• Gezza

                  “Yes and no. In purely materialistic terms the answer is yes, we are evolved from mammalian ancestors and our physical embodiment is deeply entwinned with that heritage.”

                  We are one of the 5 Great Apes:
                  Great Ape 1: Gorilla
                  Great Ape 2: Chimpanzee
                  Great Ape 3: Orangutan
                  Great Ape 4: Bonobo
                  Great Ape 5: Human (Homo sapiens)

                  “At the same time it’s also obvious we are quite distinct from our nearest ape relatives – in particular we have evolved a highly sophisticated capacity for abstraction at a level entirely absent in any other species. In particular it endows us with an acute sense of morality – something virtually all of our conversations here are about at root.”

                  Yes, for some, they are. And yet, look around the globe. Where do you see this morality evolving towards a common world understanding of the same morality & the immorality of killing, maiming, orphaning & terrorising other human apes? Or of avoiding doing harm to others through selfishness and/or “othering”?

                  In the Middle East? No. Throughout Asia? No. Throughout Africa? No. In the Americas? In Europe, or Eurasia? No. The Indian subcontinent? No. Russia? No.

                  Even after two “wars to end all wars” we’ve had wars & massacres going on in multiple locations incessantly. It only takes one generation to be easily able to persuade or coerce the next generation to go to war.

                  “And in a broader sense we are also the first species capable of apprehending our evolved nature and also capable of altering it’s path. This capacity for abstraction, morality and a capacity to manipulate our environment at massive scale – makes us in many ways the first post-biological species as well.”

                  That was the dream of the United Nations. And yet, note my observations above. As an “evolved” species, history sadly suggests we are chronically incapable of all altering our paths & all being our better selves at the same time.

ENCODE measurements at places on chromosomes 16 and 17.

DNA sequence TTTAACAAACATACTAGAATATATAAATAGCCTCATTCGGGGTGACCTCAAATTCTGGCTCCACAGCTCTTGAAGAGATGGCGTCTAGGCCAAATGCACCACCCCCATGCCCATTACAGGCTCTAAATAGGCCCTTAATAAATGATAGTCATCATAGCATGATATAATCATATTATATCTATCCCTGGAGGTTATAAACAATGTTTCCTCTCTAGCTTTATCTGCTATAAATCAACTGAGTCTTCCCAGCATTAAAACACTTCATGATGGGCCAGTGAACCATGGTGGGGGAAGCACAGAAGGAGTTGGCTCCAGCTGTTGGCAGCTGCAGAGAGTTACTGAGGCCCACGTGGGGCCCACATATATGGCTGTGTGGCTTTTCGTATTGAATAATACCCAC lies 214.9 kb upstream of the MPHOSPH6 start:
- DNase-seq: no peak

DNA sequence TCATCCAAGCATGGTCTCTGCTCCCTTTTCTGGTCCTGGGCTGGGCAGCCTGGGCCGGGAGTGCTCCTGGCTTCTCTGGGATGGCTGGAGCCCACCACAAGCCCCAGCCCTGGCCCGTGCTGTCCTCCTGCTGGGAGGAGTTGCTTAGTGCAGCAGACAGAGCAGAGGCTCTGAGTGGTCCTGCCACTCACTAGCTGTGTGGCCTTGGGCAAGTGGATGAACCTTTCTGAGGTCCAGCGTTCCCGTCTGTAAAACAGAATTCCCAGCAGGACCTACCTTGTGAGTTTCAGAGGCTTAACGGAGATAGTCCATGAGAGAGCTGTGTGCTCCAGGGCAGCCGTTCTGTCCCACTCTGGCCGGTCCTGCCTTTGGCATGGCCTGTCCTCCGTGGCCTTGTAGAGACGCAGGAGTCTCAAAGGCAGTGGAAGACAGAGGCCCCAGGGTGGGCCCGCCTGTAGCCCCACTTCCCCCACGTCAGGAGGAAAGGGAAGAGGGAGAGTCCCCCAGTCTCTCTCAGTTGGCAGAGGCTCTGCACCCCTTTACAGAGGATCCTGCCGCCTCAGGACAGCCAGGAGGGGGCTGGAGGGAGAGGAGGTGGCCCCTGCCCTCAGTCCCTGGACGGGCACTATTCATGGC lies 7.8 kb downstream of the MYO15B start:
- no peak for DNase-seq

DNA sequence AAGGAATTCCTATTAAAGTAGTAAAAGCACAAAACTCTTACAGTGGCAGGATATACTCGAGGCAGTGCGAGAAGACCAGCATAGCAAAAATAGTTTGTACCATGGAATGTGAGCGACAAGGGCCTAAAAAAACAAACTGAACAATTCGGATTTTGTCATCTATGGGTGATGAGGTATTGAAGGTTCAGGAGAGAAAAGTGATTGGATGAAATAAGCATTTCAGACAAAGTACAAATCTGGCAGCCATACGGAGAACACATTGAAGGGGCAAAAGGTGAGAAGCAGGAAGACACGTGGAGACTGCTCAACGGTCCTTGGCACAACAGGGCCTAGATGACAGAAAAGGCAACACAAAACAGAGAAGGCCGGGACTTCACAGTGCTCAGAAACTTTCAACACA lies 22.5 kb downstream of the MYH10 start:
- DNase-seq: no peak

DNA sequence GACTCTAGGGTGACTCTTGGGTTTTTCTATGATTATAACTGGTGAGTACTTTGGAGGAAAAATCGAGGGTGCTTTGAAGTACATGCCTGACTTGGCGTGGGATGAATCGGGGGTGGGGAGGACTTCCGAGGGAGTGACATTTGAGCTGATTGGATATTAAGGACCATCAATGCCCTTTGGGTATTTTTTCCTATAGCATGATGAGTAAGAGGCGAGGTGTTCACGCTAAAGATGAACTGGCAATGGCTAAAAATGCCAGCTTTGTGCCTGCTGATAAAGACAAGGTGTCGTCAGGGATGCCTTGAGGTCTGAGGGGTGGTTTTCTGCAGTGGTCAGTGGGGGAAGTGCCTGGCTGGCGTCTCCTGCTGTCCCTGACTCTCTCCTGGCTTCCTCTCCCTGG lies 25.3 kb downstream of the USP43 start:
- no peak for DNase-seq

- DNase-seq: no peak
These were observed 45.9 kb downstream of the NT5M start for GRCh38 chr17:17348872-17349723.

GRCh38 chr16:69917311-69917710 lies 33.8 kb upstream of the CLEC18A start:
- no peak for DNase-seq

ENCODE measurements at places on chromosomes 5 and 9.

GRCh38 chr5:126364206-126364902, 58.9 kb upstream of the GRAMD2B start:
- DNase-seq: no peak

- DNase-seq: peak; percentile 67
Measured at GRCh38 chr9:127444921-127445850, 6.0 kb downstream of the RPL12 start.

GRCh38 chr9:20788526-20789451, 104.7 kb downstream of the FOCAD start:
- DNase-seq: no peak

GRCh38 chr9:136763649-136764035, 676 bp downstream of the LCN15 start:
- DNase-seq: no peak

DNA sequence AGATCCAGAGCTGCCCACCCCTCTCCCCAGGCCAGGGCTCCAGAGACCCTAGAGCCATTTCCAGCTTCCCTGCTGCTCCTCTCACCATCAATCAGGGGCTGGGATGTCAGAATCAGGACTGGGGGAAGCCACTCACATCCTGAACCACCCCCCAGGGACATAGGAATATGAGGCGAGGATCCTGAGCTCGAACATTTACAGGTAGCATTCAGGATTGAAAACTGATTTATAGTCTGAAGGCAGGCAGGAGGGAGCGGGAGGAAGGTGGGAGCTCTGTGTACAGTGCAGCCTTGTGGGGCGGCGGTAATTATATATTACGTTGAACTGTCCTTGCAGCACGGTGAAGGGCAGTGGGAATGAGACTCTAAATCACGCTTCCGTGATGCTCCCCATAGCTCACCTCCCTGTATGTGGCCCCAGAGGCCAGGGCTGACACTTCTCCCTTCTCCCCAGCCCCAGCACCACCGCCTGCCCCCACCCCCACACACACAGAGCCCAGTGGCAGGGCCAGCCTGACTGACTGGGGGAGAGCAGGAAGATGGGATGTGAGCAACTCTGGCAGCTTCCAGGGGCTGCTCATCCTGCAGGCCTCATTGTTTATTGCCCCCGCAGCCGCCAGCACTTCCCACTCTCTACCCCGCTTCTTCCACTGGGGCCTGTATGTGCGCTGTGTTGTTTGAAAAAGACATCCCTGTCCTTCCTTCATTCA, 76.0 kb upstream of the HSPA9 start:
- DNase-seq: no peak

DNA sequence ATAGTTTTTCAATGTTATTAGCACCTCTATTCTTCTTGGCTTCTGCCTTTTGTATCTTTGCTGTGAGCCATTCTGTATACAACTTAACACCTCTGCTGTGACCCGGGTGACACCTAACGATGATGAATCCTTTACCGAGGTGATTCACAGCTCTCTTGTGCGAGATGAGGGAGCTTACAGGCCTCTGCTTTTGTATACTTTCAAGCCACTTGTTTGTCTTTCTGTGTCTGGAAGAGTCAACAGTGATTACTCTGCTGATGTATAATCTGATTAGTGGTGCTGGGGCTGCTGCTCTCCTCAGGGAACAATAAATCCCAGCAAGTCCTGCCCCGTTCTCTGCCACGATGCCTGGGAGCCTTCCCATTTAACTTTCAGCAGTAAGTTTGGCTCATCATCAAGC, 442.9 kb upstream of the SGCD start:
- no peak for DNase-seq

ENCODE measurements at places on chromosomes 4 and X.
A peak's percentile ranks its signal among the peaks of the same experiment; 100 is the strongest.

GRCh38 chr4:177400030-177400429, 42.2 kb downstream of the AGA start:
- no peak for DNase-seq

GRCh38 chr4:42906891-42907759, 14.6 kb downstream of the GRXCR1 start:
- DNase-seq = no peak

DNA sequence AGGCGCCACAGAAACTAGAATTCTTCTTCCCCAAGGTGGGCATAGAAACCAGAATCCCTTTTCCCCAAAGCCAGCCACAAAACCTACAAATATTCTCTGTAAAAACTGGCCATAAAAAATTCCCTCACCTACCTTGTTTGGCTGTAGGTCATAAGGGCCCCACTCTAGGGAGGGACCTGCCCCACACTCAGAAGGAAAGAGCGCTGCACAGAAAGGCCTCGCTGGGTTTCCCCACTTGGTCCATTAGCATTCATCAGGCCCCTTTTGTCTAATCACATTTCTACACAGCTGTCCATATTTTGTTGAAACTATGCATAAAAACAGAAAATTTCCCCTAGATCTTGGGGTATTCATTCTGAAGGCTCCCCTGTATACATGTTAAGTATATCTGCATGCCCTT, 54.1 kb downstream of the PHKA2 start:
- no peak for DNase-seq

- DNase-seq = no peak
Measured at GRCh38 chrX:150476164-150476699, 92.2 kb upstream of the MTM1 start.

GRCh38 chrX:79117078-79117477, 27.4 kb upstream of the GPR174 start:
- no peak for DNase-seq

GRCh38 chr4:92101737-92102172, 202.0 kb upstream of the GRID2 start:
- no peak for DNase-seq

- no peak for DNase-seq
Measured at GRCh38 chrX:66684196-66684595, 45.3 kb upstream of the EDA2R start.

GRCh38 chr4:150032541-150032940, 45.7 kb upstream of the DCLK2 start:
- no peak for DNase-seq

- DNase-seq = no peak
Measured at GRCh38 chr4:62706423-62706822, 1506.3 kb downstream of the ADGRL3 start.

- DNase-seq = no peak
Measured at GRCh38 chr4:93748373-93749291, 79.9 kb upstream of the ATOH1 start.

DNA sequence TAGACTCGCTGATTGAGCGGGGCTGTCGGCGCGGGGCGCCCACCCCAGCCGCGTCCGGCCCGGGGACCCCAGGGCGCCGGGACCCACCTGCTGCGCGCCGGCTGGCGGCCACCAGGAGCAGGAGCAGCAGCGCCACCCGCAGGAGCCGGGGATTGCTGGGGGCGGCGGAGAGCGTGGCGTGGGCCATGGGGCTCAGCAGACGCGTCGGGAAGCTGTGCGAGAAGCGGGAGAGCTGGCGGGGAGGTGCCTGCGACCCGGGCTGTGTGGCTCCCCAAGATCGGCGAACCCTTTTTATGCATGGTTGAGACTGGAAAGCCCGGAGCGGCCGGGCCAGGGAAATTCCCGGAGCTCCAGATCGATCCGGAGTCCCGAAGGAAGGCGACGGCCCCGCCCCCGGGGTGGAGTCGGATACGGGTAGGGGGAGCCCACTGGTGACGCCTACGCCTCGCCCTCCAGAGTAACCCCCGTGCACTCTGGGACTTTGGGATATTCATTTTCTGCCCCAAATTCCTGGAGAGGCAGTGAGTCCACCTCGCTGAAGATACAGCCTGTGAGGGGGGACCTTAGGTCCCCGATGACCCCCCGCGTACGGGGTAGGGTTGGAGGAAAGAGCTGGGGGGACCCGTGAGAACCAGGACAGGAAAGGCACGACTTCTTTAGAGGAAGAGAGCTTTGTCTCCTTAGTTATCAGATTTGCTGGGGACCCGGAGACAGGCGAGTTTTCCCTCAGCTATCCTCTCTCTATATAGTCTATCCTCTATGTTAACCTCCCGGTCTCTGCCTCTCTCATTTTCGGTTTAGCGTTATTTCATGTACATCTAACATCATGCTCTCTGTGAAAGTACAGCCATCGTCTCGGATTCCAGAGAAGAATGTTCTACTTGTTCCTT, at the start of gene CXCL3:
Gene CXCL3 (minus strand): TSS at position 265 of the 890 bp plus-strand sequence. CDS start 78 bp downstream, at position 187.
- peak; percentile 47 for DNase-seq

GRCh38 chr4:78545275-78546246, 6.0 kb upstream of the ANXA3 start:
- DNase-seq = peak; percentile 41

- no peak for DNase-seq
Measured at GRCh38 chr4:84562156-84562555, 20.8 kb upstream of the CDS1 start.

The best we can still hope for, I suspect, is that MAD prevents us from wiping our own entire species out in one fell (or foul) swoop?

                  • RedLogix

                    Humanity has been here before – and in much darker straits. Our progress and development has been both episodic and cyclical – with both highs and lows.

                    It's the low points, such as the period we seem to be entering now, that set the stage for subsequent social evolution and progress. Overall I'm happy to argue that when viewed over millennia progress is both real and worth defending as an idea.

                    But still I do appreciate your thoughtful response and I'm not discounting your motives. Optimism is a tough gig at the moment.

            • Patricia Bremner

              Redlogix, "As we become less dense" Yes in a nutshell. Sorry couldn't resist!!

  6. chris T 6

    This weeks odd story Friday one.

    Way to tell you have more money than your sense of perspective should allow to possess – lesson no 4


    "Banksy's Love is in the Bin sells for record £16m

    A Banksy artwork which shredded itself at a previous auction has sold for a record £16 million.

    Love is in the Bin was what remained of the anonymous artist's live destruction of his piece Girl with Balloon, which sold for £1m in 2018.

    It went under the hammer at Sotheby's in London on Thursday, selling for £16m – vastly over its £4-6m guide price.

    Including a buyer's premium, the purchaser paid £18.5m in total……"


    • alwyn 6.1

      Damn it! We should never have let Grant Robertson loose with the Treasury credit card.

      This will no doubt turn up in Te Papa next month with the description "Labour Party Effect on the New Zealand Economy" After all Grant has shredded the whole economy with his wild extravagances. He might as well throw a bit more of our money at a Banksy.

      • Tricledrown 6.1.1

        Like the Banksy the NZ economy continues to grow in value faster than most countries.

        Like the Banksy everybody thought that the shredding of his artwork would cut its value to shreds

        But all the whingers were wrong on both counts.

        Imagine if Nationals Blinglish was in charge after 9 yrs of less than inflation growth .boring old chicago school bill English would have gone down the austerity road freezing the flow of money putting our economy into recession.He would have not shut our borders like Boris Johnston overloading our health system 1,000's dying.

        I have shredded your argument which had no merit and no value other than proving how much of a sychophant you are.

        Maybe you can now understand why National is on 20% and declining.

        • Gypsy

          "after 9 yrs of less than inflation growth "

          Not so

          "the NZ economy continues to grow in value faster than most countries"

          Not sure where you get that from. NZ's growth is currently fueled off the smell of a hundred billion dollars in debt. And our lower than anticipated deficit has (oh the irony) been greatly assisted by rising property prices.

          I won’t be voting National any time soon, but deluding ourselves about the state of our nation is not sensible.

          • Tricledrown

            NZ statistics only for the $85 billion capital injection from the Canterbury earthquakes $66 billion of that insurance money take that out of Nationals 9 years and you would have had 9 yrs of negative growth.

            Our deficit is low historically extremely low by every other Nations comparison.